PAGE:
Saturday, January 3, 2015

Intense Theatre

The last wonderful drama I saw that ran 90 minutes straight without an intermission was David Mamet's superb Glengarry Glen Ross, which starred Joe Mantegna and the late Robert Prosky on Broadway. Mamet's conniving salesmen were incredibly alive and emblematic of a society but it was the intensity of the play that drew you in and held you for the hour and a half that seemed even shorter. 

Last week we saw another 90-minute fest of fast talkers--Bad Jews, a play by a new playwright, Joshua Harmon, at the Studio in DC after it's debut last year at New York's Roundabout.  Washington's City Paper informs me that it "has already become one of the top three most-produced plays in America this year."

The play raised all the long-argued issues of assimilation and meaning of religion in the context of a family elder's passing. In one dimension it even conjured up memories of Arthur Miller's amazing late work, The Price, in which two brothers debate the value of their lives in the context of disposing of their late father's worldly possessions. But here, you have the classic dramatic design of four characters--think of Streetcar Named Desire, for example--with two leads: one cousin who overwhelms almost everyone with her seeming passion for tradition and incredibly overbearing air that hides a hungering for respect and affection, and another who is almost too cool in his comfort with becoming completely ensconced in a world shorn of ethnicity.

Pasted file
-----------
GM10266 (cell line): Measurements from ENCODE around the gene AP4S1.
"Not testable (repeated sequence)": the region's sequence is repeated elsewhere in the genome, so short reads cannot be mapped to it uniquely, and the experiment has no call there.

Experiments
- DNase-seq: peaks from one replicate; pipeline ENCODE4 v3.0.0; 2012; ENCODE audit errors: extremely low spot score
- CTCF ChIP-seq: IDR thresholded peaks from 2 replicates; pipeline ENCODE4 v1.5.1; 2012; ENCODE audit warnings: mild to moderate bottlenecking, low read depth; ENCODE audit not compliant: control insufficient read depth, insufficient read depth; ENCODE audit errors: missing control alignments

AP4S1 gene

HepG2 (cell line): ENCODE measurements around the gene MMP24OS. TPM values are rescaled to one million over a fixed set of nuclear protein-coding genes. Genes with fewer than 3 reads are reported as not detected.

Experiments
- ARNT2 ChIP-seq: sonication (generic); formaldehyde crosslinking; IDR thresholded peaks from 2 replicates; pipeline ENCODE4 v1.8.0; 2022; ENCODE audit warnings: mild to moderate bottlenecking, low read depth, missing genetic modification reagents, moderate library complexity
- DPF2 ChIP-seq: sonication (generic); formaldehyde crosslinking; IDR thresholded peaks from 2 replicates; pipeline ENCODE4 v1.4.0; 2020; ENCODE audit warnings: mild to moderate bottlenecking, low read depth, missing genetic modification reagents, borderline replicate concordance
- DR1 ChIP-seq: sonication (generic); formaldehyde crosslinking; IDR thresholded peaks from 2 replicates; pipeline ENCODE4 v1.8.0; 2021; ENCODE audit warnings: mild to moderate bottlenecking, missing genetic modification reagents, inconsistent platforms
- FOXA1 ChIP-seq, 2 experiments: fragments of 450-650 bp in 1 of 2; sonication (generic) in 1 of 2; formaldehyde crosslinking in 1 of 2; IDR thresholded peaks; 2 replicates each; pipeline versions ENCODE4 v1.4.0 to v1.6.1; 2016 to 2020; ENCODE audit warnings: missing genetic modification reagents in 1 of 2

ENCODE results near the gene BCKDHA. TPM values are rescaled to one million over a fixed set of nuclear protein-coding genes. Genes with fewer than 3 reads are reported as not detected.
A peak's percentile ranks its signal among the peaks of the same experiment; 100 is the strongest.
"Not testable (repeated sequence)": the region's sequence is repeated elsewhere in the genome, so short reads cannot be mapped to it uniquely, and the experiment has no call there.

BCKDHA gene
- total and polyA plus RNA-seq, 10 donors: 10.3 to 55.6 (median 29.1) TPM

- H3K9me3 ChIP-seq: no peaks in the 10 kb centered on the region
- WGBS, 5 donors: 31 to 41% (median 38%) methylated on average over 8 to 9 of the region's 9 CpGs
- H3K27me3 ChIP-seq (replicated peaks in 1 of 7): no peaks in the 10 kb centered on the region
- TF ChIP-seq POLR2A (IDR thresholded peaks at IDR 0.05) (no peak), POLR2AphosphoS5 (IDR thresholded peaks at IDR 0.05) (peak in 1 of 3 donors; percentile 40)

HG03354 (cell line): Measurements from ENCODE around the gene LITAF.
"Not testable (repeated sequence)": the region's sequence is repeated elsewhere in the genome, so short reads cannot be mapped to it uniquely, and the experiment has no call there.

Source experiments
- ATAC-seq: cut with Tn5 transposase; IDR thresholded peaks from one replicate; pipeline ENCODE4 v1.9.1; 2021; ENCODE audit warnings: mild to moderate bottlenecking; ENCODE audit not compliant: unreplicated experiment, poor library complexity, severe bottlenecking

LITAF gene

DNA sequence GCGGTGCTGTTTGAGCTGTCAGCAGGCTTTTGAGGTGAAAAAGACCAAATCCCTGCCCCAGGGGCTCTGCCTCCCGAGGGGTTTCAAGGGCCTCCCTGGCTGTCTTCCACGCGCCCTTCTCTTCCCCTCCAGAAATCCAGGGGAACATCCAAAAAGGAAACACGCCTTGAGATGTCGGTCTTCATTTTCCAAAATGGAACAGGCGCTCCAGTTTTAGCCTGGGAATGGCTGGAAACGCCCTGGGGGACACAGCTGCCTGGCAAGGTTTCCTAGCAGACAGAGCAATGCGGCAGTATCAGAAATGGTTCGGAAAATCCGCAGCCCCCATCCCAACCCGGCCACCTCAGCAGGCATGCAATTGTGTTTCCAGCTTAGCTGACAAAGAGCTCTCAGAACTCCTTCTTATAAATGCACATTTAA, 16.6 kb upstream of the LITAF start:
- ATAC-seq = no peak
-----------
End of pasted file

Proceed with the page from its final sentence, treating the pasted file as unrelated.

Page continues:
There's even a MacGuffin they struggle over--even physically--and two quieter characters who surprise everyone when they play major roles in the outcome. The play, however, raised more penetrating questions that go well beyond the charge of phoniness so beloved by Holden Caulfield: here, both leading characters have degrees of insincerity so you find yourself caught in this maelstrom of always-heated argument.

So the dialogue is quick, piercing, screamingly funny, and penetrating, but beneath the absolutely roaring sound and fury, there's a gradually discernible reality of the essence of these mostly unlikeable but most definitely realistically-drawn characters. The playwright apparently is fresh out of Juilliard and the actors look just right for their ages and lend support to the desirability of casting Equity members by the professional performances they deliver.

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